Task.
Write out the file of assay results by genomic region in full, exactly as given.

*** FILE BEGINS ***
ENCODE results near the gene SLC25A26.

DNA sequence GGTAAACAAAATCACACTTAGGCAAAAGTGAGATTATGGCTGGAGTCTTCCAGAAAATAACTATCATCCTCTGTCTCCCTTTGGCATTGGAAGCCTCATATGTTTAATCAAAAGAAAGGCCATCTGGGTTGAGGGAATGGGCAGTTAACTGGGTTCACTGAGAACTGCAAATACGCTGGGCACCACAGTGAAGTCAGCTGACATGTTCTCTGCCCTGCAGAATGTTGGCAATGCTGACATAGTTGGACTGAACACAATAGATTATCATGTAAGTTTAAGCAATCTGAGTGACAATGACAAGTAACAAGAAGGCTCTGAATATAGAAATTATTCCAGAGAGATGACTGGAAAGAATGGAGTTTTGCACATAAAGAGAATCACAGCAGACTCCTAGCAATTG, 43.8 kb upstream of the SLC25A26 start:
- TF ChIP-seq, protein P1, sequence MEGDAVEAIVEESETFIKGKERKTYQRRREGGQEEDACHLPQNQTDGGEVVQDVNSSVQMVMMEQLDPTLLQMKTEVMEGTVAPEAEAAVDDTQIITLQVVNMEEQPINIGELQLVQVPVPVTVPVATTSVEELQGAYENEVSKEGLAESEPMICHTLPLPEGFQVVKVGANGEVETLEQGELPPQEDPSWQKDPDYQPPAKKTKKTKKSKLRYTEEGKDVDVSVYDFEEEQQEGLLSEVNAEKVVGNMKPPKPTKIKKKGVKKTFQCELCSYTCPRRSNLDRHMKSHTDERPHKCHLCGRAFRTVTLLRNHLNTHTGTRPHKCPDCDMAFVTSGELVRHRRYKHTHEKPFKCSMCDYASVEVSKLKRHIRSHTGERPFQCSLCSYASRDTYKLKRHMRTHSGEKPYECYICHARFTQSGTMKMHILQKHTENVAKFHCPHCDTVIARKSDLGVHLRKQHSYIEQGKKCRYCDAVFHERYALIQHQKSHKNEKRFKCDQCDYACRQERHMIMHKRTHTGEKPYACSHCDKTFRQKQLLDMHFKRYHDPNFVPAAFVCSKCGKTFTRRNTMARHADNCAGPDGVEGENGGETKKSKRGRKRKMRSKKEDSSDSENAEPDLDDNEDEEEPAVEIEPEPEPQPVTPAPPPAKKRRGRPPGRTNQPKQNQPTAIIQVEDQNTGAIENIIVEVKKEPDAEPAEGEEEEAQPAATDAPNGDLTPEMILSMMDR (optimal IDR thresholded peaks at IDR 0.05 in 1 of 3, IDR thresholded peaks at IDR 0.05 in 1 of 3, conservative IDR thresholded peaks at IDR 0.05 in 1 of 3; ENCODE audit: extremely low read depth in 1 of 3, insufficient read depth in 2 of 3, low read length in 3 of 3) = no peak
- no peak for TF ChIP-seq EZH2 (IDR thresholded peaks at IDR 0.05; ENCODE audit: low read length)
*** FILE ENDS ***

ENCODE results near the gene SLC25A26.

DNA sequence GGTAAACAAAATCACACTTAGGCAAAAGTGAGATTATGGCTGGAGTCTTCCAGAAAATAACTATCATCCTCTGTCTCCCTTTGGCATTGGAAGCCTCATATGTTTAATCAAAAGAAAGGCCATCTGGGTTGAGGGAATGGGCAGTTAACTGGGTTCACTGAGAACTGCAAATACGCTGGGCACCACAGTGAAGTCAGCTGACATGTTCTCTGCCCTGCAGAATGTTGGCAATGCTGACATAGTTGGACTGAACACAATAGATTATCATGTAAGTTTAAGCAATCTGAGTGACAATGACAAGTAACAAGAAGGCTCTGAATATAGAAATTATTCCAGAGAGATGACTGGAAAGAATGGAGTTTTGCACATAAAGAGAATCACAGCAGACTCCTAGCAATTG, 43.8 kb upstream of the SLC25A26 start:
- TF ChIP-seq, protein P1, sequence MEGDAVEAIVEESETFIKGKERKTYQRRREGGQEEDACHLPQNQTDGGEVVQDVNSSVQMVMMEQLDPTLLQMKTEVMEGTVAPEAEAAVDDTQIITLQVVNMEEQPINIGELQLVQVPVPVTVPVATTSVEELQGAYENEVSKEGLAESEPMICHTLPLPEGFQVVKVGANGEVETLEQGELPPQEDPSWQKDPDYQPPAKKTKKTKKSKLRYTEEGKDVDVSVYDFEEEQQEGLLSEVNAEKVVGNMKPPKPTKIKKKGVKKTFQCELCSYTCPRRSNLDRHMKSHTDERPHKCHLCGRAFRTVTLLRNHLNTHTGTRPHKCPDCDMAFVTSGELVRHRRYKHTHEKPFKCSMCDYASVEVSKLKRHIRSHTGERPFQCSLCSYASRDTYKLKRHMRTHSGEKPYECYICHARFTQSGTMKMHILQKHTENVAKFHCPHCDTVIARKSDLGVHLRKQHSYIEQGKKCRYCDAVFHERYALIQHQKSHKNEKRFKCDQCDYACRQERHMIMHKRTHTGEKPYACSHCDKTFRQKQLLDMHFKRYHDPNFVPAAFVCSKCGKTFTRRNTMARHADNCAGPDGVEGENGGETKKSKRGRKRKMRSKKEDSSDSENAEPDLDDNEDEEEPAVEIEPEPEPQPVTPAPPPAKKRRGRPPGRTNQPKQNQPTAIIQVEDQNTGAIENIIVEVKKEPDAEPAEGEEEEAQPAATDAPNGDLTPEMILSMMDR (optimal IDR thresholded peaks at IDR 0.05 in 1 of 3, IDR thresholded peaks at IDR 0.05 in 1 of 3, conservative IDR thresholded peaks at IDR 0.05 in 1 of 3; ENCODE audit: extremely low read depth in 1 of 3, insufficient read depth in 2 of 3, low read length in 3 of 3) = no peak
- no peak for TF ChIP-seq EZH2 (IDR thresholded peaks at IDR 0.05; ENCODE audit: low read length)